The state of Kentucky is just over 39 thousand square miles. Within those parameters lives more than four million people. While much of the state is classified as rural, most habit "urban" cities. In 2016, there were over three million registered vehicles and almost three million registered drivers. That's over half the population.
When you consider these statistics, you should appreciate the laws in place that require drivers in Kentucky to have car insurance.
Kentucky Car Insurance Requirements
Kentucky, like many states in the U.S., requires a minimum amount of car insurance to drive a car. Failure to comply with the state laws could mean revoked license or even jail time. If you live in Kentucky, get familiar with their requirements to avoid penalties.
The bare minimum car insurance set by the state includes:
- $25,000 bodily injury per person per accident
- $50,000 bodily injury for all persons per accident
- $10,000 property damage liability
- $10,000 personal injury protection
It's good to note that Kentucky is a "no-fault" state. We'll talk a little more about that in a minute, but its requirements are going to look different for anyone who has just moved here.
Penalties for Not Getting Car Insurance in Kentucky
Kentuckians are required to carry proof of car insurance in the car. If you are ever pulled over for speeding or because of an accident, you will need to show the information to the police officer. Anyone who cannot produce proof of insurance is subject to a fine of up to $500 and court costs. Just to put that into perspective, court costs about $100 to $200. Not getting insured could cost you almost a thousand dollars.
Think again before trying to drive a vehicle without insurance because you are a "safe driver." Kentucky requires all insurance companies to provide the state with a list of residents who are insured. Owning a car and not appearing on this list is a red flag. The state will send you a notice asking you to confirm your insurance. You have 30 days to produce the proof. If you fail to show evidence, registration for your car will be canceled until you provide a copy of your coverage.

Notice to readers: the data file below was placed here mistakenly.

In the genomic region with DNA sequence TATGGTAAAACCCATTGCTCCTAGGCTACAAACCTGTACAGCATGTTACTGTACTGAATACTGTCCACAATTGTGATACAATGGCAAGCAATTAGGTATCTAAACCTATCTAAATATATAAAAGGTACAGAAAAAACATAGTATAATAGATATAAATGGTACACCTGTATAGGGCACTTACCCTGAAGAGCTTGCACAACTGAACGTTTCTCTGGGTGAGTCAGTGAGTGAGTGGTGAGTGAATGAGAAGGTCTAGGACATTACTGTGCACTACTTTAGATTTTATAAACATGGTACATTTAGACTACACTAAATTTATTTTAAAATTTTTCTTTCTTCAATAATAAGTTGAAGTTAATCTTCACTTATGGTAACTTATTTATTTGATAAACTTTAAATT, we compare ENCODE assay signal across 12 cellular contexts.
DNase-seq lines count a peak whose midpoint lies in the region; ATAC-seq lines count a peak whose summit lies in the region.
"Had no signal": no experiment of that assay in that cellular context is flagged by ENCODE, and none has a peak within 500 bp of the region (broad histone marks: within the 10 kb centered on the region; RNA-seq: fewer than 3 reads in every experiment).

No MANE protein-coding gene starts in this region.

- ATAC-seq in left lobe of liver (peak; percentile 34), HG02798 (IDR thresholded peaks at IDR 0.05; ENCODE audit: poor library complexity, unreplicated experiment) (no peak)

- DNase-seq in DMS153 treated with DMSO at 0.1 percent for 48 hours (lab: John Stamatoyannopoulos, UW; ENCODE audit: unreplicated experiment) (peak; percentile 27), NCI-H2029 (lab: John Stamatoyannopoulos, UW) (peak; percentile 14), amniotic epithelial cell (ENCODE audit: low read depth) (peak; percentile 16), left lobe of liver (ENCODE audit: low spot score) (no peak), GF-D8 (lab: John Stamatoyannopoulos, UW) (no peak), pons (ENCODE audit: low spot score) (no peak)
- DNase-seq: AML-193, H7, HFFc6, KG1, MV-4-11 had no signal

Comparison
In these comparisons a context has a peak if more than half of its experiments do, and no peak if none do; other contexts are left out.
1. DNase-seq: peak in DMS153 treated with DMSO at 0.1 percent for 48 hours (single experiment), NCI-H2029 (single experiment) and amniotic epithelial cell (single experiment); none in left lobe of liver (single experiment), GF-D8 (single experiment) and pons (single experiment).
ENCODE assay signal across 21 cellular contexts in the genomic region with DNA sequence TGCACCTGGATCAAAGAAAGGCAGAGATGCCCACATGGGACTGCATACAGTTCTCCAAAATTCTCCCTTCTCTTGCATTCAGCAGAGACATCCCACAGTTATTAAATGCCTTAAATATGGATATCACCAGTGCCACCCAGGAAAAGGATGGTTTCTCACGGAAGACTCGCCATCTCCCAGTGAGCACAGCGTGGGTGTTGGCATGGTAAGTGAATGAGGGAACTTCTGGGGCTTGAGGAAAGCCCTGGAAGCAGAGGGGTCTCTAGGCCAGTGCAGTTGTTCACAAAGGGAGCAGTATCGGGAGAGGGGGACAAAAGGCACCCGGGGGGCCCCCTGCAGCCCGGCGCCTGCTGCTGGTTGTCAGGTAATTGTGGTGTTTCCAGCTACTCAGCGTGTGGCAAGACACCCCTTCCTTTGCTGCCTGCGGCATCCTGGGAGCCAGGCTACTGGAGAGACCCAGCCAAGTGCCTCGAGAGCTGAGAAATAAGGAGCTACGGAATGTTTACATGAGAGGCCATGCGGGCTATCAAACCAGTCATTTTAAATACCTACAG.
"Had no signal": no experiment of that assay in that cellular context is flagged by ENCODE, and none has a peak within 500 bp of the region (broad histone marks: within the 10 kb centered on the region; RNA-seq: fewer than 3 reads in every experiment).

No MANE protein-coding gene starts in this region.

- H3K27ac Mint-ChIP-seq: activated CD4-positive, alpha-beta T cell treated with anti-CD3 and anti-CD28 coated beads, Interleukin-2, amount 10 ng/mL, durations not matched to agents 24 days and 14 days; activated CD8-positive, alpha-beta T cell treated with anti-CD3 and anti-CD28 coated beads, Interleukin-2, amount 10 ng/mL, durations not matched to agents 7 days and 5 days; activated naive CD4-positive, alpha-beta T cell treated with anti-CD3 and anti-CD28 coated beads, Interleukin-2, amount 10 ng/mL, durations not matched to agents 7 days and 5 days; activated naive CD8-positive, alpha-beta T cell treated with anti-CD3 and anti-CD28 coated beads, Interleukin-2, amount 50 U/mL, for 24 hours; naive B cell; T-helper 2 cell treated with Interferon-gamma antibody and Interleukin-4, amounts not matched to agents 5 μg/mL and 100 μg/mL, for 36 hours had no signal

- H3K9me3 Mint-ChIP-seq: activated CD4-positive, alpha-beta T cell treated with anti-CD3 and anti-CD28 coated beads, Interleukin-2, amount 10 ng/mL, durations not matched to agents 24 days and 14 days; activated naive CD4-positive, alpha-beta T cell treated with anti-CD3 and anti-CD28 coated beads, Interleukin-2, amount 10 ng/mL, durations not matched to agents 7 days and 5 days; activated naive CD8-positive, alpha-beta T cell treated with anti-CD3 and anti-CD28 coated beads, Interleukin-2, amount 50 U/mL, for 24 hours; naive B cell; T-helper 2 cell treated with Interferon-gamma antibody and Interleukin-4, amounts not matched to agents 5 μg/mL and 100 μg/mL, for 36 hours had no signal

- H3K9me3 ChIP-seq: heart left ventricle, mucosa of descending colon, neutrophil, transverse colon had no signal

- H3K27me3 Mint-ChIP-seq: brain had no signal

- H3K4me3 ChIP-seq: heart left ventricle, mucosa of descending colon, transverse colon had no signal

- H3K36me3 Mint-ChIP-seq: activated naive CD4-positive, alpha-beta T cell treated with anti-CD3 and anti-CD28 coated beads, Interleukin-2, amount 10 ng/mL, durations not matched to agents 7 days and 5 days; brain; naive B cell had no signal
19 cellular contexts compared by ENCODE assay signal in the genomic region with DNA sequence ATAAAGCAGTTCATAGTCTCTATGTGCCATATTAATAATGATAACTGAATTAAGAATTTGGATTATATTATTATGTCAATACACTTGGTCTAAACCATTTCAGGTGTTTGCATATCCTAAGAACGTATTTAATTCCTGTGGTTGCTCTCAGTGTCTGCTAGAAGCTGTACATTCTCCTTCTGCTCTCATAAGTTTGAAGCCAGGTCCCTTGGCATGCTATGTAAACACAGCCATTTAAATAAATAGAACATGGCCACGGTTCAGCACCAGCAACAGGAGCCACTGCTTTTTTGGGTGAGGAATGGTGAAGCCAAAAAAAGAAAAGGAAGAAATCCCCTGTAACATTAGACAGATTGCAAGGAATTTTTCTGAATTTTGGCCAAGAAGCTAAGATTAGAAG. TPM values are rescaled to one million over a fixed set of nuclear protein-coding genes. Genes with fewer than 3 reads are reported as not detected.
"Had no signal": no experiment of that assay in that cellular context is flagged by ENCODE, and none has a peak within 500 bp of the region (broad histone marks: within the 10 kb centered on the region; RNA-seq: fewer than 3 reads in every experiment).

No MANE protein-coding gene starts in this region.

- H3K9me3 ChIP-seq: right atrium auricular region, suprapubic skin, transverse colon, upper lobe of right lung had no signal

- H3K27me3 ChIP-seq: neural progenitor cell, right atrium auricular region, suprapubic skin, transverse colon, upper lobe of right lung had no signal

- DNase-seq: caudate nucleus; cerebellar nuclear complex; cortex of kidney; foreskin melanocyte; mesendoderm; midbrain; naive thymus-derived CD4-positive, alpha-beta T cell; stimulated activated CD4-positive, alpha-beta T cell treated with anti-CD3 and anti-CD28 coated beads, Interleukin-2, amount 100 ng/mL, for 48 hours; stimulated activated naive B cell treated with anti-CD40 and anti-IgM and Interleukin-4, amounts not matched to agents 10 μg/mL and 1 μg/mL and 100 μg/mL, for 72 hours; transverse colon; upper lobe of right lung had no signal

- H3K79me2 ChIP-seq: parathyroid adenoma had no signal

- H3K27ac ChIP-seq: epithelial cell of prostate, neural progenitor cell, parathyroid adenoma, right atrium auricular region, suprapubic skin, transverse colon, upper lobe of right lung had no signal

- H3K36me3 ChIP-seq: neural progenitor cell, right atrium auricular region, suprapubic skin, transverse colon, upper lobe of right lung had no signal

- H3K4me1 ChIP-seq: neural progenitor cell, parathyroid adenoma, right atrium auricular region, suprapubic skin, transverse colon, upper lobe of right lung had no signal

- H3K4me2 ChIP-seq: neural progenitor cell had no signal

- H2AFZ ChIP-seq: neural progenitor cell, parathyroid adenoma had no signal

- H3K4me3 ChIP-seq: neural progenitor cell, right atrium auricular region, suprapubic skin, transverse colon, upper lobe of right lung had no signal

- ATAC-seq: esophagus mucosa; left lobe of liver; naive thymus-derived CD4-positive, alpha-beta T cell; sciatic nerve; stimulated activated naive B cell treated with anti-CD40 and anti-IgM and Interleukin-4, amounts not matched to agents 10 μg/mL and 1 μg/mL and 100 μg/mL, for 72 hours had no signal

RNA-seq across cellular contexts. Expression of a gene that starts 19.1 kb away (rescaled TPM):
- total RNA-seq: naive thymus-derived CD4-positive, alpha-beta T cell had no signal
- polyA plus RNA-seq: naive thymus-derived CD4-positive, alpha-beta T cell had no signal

Additional Kentucky Driving Penalties and Offenses
It's up to drivers to stay informed about the changes in Kentucky driving laws. Police can pull you over for more than speeding or failure to yield. Here are a couple of updates to Kentucky law from Einsurance.
- Kentucky bans texting for all drivers, and there is a ban on all cell phone use (hand-held or hands-free) for novice drivers.
- Since 2012, Kentucky's seat belt law has included 15-person passenger vans.
- Kentucky law requires calling the police to the scene of any crash when there are injuries or property damage in excess of $500. If the police cannot come, a written report must be filed with the state police within ten days.
Have you been injured in a car accident in Kentucky? Call Bart Durham Injury Lawyers to learn more about the compensation you could receive.
Kentucky's No-Fault Insurance Rules
No-fault insurance means drivers must rely on their car insurance to file claims for medical and other financial losses from an accident. You aren't allowed to seek a liability claim against a driver for your injuries unless your injuries meet or surpass a threshold. Kentucky residents rely on "personal injury protection" (PIP) to cover their medical bills. As we noted above, the legal minimum requirement is $10,000. But, that amount doesn't just include the driver. PIP can go toward all passengers in the vehicle at the time of the crash.
Opting Out of No-Fault Claims in Kentucky
The car insurance system in Kentucky is a little complex. It allows drivers the option of opting out of purchasing "no-fault" insurance. When you make this decision, you are reserving the right to sue and make a liability claim against an at-fault driver. The risk of obtaining one of these policies is you, therefore, open yourself up to a lawsuit. Because of your different options, Kentucky is called a "choice no-fault" state.
Filing a Lawsuit for a Car Accident in Kentucky
With all the information available, it's easy to wonder whether or not you can seek compensation when you were injured in a car crash if you purchased no-fault insurance. The answer is yes, but's contingent on a few different aspects of the case:
- the accident resulted in at least $1,000 in medical bills, or
- the collision caused the claimant's permanent disfigurement, fracture of a weight-bearing bone; compound, compressed, or displaced fracture of any bone; any permanent injury, or any permanent loss of a body function.
These no-fault claims are only applicable to bodily injuries. If an at-fault driver damaged your vehicle, you are free to pursue a claim against the driver.
Have you been injured in a car accident in Kentucky? Call Bart Durham Injury Law today and find out if you have a case. All consultations are FREE.